Tucked into the edge of the woods, a new gathering and performance space at the Salvation Army’s historic Camp Sebago honors the camp vernacular with a vibrant twist.
Camp Sebago is a picturesque summer camp for children on Sebago Lake that boasts an array of wooden buildings – painted red with green roofs – that trace the wooded edge of a large central clearing. The new Sebago Hall is nestled into its surroundings as if it has existed there all along.
New Sebago Hall contains a 300-seat performance space, a classroom, restrooms, outdoor decks and stone plazas. Highlighting the building’s entrance is a tower made of Douglas Fir wood slats supported by a delicate steel frame that emits a soft glow at night – a beacon of light and faith for the Salvation Army. Red board and batten siding, a green standing seam roof and exposed rafter tails connect the new building to the long-established camp that surrounds it.
The entrance into the main hall evokes a stroll down a sun-dappled wooded path as light filters through leaf-cut maple ceiling panels above. Because the space is used not only for worship but also play, finishes were carefully considered for their durability as well as beauty. The tile floor mimics distressed wood paths found on hikes through the forest. In the bathrooms, crescent moon shapes carved into the doors give a mischievous nod to the traditional outhouse, while custom red concrete sinks provide a fun pop of color in an unexpected place.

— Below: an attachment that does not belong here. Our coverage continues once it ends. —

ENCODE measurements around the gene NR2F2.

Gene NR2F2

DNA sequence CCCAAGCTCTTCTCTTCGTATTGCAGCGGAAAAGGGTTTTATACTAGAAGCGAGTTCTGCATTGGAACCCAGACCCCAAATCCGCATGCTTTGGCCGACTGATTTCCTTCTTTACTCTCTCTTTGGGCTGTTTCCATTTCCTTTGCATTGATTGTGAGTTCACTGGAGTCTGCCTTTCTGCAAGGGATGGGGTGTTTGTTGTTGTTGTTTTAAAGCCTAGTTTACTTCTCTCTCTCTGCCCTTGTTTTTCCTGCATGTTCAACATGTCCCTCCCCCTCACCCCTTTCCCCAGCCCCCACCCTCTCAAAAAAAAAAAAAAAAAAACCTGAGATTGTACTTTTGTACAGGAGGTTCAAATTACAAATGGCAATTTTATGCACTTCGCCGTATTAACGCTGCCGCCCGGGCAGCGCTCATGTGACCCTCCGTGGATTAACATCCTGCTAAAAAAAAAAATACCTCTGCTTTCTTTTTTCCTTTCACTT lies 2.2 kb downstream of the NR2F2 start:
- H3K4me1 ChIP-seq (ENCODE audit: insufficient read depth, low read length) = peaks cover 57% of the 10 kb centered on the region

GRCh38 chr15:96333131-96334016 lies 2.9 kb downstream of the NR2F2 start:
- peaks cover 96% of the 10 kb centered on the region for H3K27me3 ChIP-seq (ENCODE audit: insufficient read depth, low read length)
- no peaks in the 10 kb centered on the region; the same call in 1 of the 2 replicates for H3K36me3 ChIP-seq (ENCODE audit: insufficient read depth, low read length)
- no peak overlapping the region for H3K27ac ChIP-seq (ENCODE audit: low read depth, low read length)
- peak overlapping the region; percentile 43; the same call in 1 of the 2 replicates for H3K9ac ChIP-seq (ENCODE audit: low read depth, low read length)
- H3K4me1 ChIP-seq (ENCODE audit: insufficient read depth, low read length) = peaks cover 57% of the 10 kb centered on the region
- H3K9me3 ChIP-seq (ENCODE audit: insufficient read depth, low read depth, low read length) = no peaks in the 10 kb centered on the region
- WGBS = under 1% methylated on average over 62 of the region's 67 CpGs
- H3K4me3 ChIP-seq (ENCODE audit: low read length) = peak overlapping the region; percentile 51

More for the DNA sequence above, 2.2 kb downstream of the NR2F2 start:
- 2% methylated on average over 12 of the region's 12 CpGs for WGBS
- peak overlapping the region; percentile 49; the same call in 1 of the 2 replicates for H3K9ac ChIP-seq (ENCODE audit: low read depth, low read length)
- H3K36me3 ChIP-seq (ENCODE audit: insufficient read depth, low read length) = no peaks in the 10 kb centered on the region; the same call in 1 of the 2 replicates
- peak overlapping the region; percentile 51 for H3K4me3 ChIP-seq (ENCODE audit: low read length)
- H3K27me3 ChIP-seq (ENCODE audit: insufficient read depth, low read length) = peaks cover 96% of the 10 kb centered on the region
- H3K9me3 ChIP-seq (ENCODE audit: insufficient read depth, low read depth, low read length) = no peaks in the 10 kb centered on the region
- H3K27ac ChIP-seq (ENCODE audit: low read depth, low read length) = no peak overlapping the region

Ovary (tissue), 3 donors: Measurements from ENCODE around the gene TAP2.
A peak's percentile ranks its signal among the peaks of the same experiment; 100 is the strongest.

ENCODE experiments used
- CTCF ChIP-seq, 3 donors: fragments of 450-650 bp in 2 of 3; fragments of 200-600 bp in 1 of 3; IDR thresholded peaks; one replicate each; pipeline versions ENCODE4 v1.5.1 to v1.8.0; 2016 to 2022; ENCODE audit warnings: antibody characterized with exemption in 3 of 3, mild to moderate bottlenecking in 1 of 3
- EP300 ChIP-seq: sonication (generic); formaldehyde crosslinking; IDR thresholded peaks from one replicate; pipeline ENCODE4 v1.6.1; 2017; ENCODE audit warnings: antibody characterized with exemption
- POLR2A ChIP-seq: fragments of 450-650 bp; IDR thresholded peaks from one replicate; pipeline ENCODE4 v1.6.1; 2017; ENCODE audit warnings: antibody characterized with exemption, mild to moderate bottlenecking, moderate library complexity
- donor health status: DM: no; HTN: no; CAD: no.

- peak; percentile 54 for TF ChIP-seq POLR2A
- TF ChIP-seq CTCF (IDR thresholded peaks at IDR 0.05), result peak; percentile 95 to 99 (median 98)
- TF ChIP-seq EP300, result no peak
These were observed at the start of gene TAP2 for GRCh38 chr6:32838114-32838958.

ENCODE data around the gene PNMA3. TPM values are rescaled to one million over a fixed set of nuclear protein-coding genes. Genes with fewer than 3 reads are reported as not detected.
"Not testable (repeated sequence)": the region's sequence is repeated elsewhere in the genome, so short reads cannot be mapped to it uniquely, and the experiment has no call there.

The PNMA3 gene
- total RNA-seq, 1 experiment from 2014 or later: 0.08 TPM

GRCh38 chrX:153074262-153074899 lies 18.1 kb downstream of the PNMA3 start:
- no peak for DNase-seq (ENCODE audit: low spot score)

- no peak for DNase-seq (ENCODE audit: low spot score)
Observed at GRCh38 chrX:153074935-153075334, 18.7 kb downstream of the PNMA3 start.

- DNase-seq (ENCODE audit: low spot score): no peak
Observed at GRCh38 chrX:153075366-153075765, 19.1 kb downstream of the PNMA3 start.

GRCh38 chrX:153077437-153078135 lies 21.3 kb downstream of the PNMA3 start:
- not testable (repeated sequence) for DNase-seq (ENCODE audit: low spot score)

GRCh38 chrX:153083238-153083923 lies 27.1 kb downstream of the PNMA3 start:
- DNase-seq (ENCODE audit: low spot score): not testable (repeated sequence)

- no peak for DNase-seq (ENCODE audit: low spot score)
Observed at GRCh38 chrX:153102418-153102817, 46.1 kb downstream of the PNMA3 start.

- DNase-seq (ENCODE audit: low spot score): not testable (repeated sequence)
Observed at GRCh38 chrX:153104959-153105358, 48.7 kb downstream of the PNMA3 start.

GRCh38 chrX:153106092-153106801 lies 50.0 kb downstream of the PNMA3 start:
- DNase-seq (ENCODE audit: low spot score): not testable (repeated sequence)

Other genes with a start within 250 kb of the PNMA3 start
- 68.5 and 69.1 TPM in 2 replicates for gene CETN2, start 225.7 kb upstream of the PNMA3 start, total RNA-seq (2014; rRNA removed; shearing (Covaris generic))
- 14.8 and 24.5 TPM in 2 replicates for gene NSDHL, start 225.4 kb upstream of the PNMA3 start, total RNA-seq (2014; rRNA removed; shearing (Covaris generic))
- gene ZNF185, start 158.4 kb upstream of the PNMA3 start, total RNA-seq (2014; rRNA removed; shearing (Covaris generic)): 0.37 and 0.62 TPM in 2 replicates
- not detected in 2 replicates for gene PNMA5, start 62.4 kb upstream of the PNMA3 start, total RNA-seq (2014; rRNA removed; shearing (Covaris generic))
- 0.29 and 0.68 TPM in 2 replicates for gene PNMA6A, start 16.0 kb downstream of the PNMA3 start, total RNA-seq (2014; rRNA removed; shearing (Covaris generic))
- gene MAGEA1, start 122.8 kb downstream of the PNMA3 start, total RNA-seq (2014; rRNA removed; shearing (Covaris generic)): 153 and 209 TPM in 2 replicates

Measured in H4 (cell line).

A complex, three-dimensional truss of wood and steel supports the roof of the performance space. The voluminous structure creates an awe-inspiring space for worship. Maple board and batten wall panels surround the stage. The worship space is enclosed by sliding glass doors that open onto large decks, allowing the worship space to extend outdoors on warm summer nights. The floor is finished with red linoleum in Salvation Army red, a bit of fun for the campers.
Inspired by the quintessential summer pastime of collecting fireflies in glass jars, three custom “chandeliers” were designed and fabricated for the assembly hall to honor one of childhood’s most simple and enduring pleasures.
Paul Stevens, AIA, Principal-in-Charge, Paul Lewandowski, AIA, LEED AP, Principal (former SMRT principal); Tim McDonald, Job Captain; Jeana Stewart, NCIDQ, LEED AP, Interior Designer; Kerry Dineen, PE, Mechanical Engineer; Andrew Bradley, PE, Structural Engineer; Daniel Tibbetts, PE, Electrical Engineer